BANCO DE ORO SAVING V. EQUITABLE
157 SCRA 188
FACTS:BDO drew checks payable to member establishments. Subsequently, the checks were deposited in Trencio’s account with Equitable. The checks were sent for clearing and was thereafter cleared. Afterwards, BDO discovered that the indorsements in the back of the checks were forged. It then demanded that Equitable credit its account but the latter refused to do so. This prompted BDO to file a complaint against Equitable and PCHC. The trial court and RTC held in favor of the Equitable and PCHC.
HELD:First, PCHC has jurisdiction over the case in question. The articles of incorporation of PHHC extended its operation to clearing checks and other clearing items. No doubt transactions on non-negotiable checks are within the ambit of its jurisdiction. Further, the participation of the two banks in the clearing operations is submission to the jurisdiction of the PCHC.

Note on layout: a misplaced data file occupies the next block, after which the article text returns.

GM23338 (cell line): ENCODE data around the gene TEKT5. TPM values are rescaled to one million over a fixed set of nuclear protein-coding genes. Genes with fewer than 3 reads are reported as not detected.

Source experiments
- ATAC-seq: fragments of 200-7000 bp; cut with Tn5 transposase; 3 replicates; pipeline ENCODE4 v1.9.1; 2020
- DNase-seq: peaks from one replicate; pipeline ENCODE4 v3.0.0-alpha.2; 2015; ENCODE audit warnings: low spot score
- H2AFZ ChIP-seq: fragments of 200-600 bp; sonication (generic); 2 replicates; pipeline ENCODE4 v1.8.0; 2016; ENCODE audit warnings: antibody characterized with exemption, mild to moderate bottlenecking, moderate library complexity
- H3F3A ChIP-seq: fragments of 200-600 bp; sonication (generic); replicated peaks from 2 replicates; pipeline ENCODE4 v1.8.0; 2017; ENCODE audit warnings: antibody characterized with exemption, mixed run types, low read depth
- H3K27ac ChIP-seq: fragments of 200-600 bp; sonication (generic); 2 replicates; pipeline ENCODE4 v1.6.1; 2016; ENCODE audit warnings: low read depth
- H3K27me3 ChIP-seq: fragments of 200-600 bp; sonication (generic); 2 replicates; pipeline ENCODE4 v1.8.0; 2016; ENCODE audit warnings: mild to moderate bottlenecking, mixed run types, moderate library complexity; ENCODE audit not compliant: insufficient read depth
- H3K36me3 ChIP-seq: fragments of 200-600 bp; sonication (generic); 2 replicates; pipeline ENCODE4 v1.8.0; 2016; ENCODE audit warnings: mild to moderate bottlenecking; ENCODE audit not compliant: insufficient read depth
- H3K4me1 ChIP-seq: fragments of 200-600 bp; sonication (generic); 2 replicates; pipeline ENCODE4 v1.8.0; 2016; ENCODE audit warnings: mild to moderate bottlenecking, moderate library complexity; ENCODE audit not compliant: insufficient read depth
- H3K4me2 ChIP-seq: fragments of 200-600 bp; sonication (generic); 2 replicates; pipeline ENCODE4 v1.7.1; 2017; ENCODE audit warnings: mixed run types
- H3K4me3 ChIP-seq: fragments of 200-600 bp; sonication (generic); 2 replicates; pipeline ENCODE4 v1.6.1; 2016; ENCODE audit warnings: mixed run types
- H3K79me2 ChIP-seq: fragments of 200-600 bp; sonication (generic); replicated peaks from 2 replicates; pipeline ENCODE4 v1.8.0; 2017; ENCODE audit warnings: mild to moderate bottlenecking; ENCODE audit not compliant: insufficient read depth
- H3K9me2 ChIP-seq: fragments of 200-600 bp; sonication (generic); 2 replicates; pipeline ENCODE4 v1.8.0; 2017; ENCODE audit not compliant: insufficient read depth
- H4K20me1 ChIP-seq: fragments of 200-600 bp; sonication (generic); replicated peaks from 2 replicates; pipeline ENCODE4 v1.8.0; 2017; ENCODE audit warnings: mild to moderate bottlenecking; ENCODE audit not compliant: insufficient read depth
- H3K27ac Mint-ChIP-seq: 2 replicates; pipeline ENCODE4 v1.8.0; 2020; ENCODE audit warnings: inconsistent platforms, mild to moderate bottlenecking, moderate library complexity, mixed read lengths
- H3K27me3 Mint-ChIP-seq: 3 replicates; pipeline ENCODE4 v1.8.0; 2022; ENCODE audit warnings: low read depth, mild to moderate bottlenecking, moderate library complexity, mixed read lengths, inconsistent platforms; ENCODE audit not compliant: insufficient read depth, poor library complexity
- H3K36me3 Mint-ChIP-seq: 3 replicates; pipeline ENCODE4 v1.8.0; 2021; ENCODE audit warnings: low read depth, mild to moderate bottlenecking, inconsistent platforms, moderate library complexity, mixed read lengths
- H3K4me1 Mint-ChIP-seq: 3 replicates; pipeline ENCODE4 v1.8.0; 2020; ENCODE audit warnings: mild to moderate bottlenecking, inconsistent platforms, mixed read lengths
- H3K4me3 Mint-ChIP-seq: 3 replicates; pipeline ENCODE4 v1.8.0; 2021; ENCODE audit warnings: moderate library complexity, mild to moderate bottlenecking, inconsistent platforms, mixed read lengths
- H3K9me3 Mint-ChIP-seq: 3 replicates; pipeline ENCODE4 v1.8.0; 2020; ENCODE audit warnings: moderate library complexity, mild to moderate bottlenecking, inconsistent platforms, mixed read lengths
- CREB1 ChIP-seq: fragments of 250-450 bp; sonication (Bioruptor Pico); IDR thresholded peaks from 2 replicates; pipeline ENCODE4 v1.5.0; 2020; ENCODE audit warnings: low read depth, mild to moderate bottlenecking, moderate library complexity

Petitioner is likewise estopped from raising the non-negotiability of the checks in issue. It stamped its guarantee at the back of the checks and subsequently presented it for clearing and it was in the basis of these endorsements by the petitioner that the proceeds were credited in its
clearing account. The petitioner cannot now deny its liability as it assumed the liability of an indorser by stamping its guarantee at the back of the checks.
Furthermore, the bank cannot escape liability of an indorser of a check and which may turn out to be a forged indorsement. Whenever a bank treats the signature at the back of the checks as indorsements and thus logically guarantees the same as such there can be no doubt that said bank had considered the checks as negotiable.
A long line of cases also held that in the matter of forgery in endorsements, it is the collecting bank that generally suffers the loss because it had the dutyh to ascertain the genuineness of all prior indorsements considering that the act of presenting the check for payment
to the drawee is an assertion that the party making the presentment has done its duty to ascertain the genuineness of the indorsements.